Nanosatellite to test solar sail
Lithuanian nanosatellite specialist NanoAvionics is to build a 12U bus system to demonstrate a solar sail system in orbit.
The Advanced Composite Solar Sail System (ACS3) measures approximately 800 square foot (74 square meter) with a composite boom and solar sail.
The aim of the ACS3 mission is to replace conventional rocket propellants by developing and testing solar sails using sunlight beams to thrust the nanosatellite. These solar sail propulsion systems are designed for future small interplanetary spacecrafts destined for low-cost deep-space and science missions requiring long-duration, low-thrust propulsion. NASA Ames Research Centre has contracted AST, the majority owner of NanoAvionics, for the 12U bus to carry the payload into low Earth orbit (LEO).
As part of the deal NanoAvionics will also supply a mechanical testbed model and a FlatSat model. In addition, a team of NanoAvionics engineers will provide the support required for testing, integration and operations of the nanosatellite.
The FlaSat model has identical software functionality as the final 12U bus hardware, hosting the actual payload. It allows NASA Ames to run tests via remote network connectivity without having to ship equipment back and forth. The mechanical testbed model can be used for testing payload integration and other mechanical tests, such as the deployment of solar sails.
The nanosatellite bus use multiple standard-sized units of 10x10x10cm. The size of the resulting spacecraft is measured by the number of units, e.g. 3U, 6U or 12U. The bus is the infrastructure of the spacecraft including components such as propulsion and communications systems.
NanoAvionics will assemble the 12U bus at its new Columbia facility in Illinois, while the final integration of the payload will be carried out at NASA Ames facilities. The 12U bus shares the same flight-proven subsystems as NanoAvionics’ flagship M6P bus but with up to 10U payload volume. The larger volume will be necessary to provide enough room for the 4.6kg payload that includes the composite boom and solar sail system as well as cameras to monitor the solar sail during and after deployment.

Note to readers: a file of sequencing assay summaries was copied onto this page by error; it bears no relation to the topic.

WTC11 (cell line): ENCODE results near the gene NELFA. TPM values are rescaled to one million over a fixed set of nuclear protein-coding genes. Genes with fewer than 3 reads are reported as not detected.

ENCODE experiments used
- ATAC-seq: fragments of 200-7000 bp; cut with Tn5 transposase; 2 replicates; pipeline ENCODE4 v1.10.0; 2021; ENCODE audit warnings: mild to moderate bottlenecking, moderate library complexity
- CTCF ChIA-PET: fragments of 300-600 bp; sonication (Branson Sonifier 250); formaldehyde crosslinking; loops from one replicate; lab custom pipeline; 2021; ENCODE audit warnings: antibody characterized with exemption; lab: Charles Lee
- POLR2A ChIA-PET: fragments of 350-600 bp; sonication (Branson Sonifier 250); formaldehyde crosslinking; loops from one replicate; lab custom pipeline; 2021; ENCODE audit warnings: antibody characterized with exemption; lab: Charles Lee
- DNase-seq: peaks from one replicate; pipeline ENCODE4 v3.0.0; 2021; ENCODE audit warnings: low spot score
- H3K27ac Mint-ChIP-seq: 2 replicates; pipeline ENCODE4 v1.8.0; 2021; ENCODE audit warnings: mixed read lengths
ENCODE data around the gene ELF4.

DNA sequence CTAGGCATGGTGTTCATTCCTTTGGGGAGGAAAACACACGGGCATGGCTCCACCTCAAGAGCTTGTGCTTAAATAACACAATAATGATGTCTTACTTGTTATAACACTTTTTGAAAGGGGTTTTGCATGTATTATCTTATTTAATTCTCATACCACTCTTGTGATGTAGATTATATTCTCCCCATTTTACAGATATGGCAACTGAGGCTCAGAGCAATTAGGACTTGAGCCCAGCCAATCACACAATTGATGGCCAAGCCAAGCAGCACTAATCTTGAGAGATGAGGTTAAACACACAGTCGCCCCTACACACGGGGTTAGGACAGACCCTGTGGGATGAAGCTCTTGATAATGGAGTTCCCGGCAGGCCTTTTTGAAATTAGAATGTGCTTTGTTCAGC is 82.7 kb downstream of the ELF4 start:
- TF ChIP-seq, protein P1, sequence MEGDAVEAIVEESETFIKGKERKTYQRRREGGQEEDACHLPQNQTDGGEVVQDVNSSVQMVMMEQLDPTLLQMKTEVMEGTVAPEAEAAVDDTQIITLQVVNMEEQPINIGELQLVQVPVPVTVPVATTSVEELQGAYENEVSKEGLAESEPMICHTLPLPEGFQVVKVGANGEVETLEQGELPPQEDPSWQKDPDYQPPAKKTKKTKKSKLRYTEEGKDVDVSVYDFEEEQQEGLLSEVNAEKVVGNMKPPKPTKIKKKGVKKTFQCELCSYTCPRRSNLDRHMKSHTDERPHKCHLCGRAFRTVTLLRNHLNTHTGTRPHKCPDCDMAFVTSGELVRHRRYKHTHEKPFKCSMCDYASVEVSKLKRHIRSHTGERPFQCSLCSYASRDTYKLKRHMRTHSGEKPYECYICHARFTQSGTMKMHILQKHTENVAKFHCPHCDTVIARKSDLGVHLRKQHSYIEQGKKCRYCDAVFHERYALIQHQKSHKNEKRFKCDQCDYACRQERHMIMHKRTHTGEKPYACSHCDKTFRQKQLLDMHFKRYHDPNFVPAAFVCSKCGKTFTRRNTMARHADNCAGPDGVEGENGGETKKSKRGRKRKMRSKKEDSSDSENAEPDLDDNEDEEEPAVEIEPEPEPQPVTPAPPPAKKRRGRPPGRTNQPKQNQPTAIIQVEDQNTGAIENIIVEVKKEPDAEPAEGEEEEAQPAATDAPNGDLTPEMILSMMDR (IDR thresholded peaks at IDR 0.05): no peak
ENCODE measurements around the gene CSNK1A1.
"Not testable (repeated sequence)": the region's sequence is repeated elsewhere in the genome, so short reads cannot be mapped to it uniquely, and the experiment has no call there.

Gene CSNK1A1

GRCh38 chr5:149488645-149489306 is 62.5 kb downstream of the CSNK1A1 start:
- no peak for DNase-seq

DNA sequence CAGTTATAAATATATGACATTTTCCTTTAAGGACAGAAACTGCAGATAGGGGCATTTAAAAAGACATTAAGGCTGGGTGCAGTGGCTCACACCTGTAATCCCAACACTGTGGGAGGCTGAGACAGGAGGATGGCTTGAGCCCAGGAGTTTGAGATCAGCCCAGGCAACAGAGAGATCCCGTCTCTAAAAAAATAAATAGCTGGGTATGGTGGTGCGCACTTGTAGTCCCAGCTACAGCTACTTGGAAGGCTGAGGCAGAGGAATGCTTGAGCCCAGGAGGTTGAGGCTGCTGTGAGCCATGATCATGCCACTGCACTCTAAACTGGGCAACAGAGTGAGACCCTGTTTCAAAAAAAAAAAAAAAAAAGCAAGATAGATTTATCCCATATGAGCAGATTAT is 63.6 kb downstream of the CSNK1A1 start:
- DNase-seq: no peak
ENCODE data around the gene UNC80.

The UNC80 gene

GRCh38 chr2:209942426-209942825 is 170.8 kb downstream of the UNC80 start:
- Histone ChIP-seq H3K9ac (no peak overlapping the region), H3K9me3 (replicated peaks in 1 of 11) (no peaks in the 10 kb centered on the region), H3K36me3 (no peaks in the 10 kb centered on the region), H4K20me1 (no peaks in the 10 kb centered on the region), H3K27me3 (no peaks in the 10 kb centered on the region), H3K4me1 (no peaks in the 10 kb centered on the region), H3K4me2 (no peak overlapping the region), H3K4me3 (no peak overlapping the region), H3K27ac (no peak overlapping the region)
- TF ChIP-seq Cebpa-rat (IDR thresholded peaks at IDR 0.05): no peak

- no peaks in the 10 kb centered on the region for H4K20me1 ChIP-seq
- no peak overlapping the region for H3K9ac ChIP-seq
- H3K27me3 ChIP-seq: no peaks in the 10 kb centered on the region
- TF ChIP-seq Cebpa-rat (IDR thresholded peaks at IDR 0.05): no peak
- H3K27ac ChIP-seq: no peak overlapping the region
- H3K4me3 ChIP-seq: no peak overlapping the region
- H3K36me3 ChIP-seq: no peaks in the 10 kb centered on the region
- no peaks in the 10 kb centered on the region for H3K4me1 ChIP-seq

“NanoAvionics will be part of NASA’s effort to validate a new beam-powered propulsion system, eventually leading to more marvellous deep-space missions following the first inter-planetary CubeSats MarCO-A and B (Mars Cube One),” said Brent Abbott, CEO of NanoAvionics North America. “The technology demonstration using NanoAvionics’ 12U bus will be the first ever in-orbit trial of NASA’s composite booms as well as sail packing and deployment systems for a solar sail. It will guide the development of a next generation nanosatellites with solar sail propulsion system for small inter-planetary spacecraft.”
The benefit of nanosatellites with solar sails is a continuous thrust without using expending propellants, enabling orbits that are not possible with conventional propulsion systems. Mission for these spacecrafts include comet rendezvous, solar system and interstellar scouts, polar orbits around the sun and planets, and asteroid mining. However, until the arrival of dedicated launchers for smallsats likely deep-space missions for nanosatellites are piggy-back rides where the main spacecraft would carry one or more nanosatellite like a Russian doll and fulfill their mission or a stand-alone system executing its own mission.
AST acquired a controlling interest in NanoAvionics in 2018 as part of its strategy to establish manufacturing capabilities in Europe and North America. Abel Avellan, CEO and chairman of AST serves as chairman of NanoAvionics’ Board of Directors. The company has sites in Columbia (US), Midland (US), Vilnius (Lithuania), and Oxfordshire (UK). Its multi-purpose M6P and M12P are the first preconfigured nanosatellite buses in the sector, designed to serve emerging commercial space markets.
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